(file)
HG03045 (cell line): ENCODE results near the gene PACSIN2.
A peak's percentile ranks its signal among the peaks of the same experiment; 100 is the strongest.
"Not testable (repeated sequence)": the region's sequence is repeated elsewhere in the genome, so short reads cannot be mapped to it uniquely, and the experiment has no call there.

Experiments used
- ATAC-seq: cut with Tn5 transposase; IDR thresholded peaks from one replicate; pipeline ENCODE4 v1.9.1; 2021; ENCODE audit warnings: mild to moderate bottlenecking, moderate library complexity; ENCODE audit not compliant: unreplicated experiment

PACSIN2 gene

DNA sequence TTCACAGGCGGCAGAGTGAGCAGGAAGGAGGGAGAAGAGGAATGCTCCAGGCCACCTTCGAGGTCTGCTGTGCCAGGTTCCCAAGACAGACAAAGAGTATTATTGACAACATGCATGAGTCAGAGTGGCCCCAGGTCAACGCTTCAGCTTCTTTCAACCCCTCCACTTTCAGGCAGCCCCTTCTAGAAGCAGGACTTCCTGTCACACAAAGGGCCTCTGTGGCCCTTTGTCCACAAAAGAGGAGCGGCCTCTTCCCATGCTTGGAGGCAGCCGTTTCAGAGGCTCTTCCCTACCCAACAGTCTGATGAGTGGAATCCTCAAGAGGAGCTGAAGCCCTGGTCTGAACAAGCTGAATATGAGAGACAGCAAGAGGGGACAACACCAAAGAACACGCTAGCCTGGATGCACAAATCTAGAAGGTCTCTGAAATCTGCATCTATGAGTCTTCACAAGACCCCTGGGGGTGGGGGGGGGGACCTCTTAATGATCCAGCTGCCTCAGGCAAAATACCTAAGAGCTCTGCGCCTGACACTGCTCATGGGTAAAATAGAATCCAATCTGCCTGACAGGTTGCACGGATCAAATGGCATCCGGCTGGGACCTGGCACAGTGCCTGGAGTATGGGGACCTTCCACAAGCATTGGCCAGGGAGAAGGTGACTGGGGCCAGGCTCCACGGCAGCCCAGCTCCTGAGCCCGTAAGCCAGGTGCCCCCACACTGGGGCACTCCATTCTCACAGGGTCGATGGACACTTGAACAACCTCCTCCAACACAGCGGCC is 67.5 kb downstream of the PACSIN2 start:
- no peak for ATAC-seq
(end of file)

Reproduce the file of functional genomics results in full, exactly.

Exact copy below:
HG03045 (cell line): ENCODE results near the gene PACSIN2.
A peak's percentile ranks its signal among the peaks of the same experiment; 100 is the strongest.
"Not testable (repeated sequence)": the region's sequence is repeated elsewhere in the genome, so short reads cannot be mapped to it uniquely, and the experiment has no call there.

Experiments used
- ATAC-seq: cut with Tn5 transposase; IDR thresholded peaks from one replicate; pipeline ENCODE4 v1.9.1; 2021; ENCODE audit warnings: mild to moderate bottlenecking, moderate library complexity; ENCODE audit not compliant: unreplicated experiment

PACSIN2 gene

DNA sequence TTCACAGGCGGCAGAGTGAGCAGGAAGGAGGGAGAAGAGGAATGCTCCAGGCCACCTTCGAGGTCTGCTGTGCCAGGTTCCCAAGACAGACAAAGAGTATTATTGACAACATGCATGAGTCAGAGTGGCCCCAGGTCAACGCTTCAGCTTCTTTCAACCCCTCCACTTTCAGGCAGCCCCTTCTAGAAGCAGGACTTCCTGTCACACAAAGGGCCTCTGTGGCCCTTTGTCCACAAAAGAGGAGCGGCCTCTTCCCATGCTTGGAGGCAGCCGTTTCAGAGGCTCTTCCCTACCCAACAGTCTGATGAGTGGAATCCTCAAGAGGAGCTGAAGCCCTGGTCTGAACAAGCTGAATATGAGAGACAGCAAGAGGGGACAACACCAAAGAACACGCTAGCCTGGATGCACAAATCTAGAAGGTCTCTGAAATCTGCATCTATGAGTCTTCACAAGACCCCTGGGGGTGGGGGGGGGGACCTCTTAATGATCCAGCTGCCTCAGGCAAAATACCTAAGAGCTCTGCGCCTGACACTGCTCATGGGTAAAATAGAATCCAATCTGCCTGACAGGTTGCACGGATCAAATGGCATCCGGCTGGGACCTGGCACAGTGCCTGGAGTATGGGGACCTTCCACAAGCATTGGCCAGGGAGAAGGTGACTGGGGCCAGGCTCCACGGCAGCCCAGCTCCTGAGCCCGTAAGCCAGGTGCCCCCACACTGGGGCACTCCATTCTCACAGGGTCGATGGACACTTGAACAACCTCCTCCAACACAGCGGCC is 67.5 kb downstream of the PACSIN2 start:
- no peak for ATAC-seq